‘The need for continuous monitoring, done well, is as important as the initial onboarding, both for individuals and corporates. A client may pass the onboarding checks on day one but, for example, become a Politically Exposed Person on day two. Individuals and Corporates do change their circumstances often and a firm cannot say they “know their client” if the details held are wrong. Firms cannot expect clients to volunteer that their details have changed, the rule is “Know Your Client” and not “inform your broker of any change”. Many of the current KYC providers do not adequately monitor clients post onboarding and this exposes the firm to having clients who may have become undesirable or higher risk. In some jurisdictions it is very difficult to obtain true and reliable online confirmation of client documents without manual checks, the best KYC providers have opened partnerships with local KYC firms particularly in Africa and Latin America to provide reliable local regulatory checks. Industry players constantly speak of the need to onboard quickly, there is hard evidence that a client who is not onboarded within a few minutes and who finds it difficult to upload the necessary information, will drop out and go elsewhere. So, while firms strive for fast onboarding it is not acceptable to cut corners on the information gathered and checks made.

Client data is highly sensitive, particularly to the client and firms must make it clear to a client if onboarding checks are being done by third party firms, where those firms are domiciled and the GDPR regulations that govern them. With the need for continuous monitoring a KYC provider should have constant access to a firm’s client details without storing the client details itself. The firm that the client has opened an account with must be the only body that holds personal information. Clearly there are challenges to KYC, but with an effective system small and large firms alike can meet their regulatory obligations in an acceptable time frame. Regrettably some of the better known KYC providers have failed to keep up with current requirements and are slow with no continuous monitoring.’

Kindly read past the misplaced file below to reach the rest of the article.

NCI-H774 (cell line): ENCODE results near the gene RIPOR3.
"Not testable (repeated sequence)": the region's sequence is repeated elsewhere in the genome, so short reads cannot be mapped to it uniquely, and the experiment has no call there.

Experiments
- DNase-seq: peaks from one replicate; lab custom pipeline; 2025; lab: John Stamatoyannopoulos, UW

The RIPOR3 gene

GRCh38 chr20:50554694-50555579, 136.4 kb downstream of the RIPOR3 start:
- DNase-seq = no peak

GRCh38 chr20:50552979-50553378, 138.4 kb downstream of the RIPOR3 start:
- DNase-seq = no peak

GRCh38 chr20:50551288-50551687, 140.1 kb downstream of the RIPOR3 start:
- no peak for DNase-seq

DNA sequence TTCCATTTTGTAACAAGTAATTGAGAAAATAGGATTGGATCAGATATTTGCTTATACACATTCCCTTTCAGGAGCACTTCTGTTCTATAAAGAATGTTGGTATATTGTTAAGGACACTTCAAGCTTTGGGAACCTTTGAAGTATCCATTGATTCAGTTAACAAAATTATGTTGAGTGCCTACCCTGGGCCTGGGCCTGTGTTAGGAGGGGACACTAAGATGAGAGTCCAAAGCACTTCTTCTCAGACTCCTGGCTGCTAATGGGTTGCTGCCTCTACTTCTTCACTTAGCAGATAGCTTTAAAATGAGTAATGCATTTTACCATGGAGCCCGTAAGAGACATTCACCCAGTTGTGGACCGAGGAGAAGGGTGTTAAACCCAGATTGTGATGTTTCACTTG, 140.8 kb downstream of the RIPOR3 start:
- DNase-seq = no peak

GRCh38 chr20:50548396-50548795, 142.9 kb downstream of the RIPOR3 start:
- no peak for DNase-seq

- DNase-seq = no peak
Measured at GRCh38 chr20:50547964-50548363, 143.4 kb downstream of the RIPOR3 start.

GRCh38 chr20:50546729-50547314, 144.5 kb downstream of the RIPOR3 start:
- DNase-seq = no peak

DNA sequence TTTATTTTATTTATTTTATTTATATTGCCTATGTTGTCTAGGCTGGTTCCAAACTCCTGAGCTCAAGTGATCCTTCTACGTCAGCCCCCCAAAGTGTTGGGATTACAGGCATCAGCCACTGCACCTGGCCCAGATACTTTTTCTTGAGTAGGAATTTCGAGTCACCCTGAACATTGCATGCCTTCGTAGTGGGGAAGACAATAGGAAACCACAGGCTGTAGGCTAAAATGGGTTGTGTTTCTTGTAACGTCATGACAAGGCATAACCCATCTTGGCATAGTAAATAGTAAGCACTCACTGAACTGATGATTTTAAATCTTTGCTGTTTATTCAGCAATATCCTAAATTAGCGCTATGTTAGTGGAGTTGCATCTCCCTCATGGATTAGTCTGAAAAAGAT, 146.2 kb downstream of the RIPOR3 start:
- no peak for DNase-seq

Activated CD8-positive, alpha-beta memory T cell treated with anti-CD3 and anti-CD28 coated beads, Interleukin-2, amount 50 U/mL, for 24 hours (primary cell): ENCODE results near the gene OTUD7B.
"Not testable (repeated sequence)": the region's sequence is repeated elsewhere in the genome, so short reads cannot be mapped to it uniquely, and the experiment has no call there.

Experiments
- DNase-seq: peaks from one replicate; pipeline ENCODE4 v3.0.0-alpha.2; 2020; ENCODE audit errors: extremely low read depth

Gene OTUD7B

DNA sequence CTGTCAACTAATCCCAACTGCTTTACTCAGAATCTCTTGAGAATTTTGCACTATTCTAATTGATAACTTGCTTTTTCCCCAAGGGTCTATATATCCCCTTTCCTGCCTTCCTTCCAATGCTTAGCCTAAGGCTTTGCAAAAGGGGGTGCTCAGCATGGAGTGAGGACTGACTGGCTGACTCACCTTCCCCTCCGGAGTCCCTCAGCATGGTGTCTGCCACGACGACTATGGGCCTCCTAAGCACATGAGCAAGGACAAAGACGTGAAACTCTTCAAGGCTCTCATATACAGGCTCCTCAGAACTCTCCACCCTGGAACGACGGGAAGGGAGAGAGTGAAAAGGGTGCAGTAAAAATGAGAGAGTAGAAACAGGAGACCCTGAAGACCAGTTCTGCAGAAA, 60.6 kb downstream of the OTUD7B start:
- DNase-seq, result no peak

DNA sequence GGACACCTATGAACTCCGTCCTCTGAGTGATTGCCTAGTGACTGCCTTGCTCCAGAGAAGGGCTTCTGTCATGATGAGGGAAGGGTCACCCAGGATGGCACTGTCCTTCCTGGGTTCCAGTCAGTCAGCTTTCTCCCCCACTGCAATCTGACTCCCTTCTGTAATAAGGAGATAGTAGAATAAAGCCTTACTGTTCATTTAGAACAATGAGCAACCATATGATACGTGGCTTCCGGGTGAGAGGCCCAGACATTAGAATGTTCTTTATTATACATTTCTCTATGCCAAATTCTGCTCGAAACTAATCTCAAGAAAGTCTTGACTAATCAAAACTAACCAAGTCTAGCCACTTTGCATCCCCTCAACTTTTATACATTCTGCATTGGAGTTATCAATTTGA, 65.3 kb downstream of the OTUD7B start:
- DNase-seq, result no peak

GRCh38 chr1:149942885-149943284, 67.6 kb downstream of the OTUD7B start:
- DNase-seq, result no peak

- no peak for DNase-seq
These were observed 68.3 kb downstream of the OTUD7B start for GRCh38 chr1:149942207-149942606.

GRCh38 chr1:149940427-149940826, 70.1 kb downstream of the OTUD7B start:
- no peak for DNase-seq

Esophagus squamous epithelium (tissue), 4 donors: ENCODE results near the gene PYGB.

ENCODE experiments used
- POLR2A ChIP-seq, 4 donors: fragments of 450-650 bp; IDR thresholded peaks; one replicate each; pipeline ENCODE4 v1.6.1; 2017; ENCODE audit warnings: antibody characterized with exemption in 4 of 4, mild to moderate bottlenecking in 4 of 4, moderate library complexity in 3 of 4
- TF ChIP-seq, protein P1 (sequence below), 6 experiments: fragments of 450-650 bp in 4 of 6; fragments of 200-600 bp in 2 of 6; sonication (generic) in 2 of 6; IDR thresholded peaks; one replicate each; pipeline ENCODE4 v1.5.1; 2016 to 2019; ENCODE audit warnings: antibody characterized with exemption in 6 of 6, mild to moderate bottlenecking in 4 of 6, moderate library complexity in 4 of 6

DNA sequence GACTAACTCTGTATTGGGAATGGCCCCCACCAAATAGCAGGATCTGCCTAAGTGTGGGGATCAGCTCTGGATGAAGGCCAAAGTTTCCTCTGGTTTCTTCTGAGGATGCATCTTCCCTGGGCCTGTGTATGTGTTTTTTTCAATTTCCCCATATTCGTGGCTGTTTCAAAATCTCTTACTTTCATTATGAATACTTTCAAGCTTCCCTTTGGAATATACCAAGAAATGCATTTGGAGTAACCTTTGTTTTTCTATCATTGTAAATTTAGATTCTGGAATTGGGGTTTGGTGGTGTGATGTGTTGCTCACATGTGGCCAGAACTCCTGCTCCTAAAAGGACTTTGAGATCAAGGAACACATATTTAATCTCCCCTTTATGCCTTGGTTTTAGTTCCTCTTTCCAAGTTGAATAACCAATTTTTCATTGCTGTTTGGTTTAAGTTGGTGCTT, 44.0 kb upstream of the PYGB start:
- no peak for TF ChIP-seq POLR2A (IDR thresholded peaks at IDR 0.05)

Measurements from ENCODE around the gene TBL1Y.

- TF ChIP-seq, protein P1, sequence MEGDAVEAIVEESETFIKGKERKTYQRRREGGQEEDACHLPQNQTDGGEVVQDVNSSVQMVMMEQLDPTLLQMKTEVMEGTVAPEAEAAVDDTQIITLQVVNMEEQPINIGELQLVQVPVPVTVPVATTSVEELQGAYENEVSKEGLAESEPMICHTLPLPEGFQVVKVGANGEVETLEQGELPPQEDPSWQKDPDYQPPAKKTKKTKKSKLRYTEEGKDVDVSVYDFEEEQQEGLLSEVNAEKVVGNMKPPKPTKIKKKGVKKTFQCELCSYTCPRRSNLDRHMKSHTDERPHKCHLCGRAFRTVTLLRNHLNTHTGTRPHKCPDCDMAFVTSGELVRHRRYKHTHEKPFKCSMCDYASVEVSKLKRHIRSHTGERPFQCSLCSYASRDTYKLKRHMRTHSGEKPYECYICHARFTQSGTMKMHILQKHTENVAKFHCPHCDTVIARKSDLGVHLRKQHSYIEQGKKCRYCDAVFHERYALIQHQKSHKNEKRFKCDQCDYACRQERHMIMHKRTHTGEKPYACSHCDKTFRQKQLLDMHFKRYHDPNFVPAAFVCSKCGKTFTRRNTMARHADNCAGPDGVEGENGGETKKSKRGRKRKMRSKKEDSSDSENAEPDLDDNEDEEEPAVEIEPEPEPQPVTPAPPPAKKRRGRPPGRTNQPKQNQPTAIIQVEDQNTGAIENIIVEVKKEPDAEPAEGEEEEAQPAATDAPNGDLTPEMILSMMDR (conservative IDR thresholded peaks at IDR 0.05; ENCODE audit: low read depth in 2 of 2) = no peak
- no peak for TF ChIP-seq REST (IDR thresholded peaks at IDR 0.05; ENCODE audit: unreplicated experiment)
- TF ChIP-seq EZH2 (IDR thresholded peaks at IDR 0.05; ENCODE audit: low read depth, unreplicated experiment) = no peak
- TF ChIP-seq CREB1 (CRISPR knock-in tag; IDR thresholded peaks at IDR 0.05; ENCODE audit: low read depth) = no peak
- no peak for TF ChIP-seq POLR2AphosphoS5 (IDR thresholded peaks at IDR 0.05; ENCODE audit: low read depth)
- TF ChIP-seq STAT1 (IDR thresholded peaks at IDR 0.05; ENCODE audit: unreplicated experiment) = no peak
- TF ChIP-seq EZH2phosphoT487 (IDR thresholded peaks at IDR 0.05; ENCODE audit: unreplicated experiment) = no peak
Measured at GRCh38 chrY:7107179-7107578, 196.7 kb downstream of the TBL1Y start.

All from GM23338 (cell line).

This requirement has moved on considerably over recent years and the traditional way of carrying out KYC has changed substantially. It is now possible to engage with solution providers who offer comprehensive packages that cover all these different aspects, which will be considerably more cost effective than trying to do this all separately.  It also allows smaller brokerages to be able to operate like the larger brokerages without the need of a sizable compliance team to carry out all these various processes.  As always, I would highly recommend engaging with specialist consultants who will be able to give you the best advice and act as a protection to your business.

Chris Rowe

 

Having spent many years in the Voice and Data markets, I moved into the FX arena 10 years ago, selling bridging, aggregation and MetaTrader enhancements to spot FX and CFD brokerages.  This included developing international marketplaces such as Turkey, China and the Far East.  In 2020, after a short stint with a sophisticated deliverable FX platform provider, I decided to set up my own consultancy firm working with innovative technology providers to get their solutions to market.  This covers everything from Compliance to Blockchains and the portfolio keeps expanding, recently adding banking and payments into the fold.  My business has evolved over time and now is geared towards a free consultancy service for brokerages and other financial institutions, helping them source the right solutions for their businesses.

Outside of work, I am married with two children (and two dogs), as well as being a Level 2 rugby coach and a Level 2 rugby referee.  I am also the Head Coach of the Colts section at Guildford Rugby Club.  In my free time, I enjoy mountain biking, rugby, badminton and music.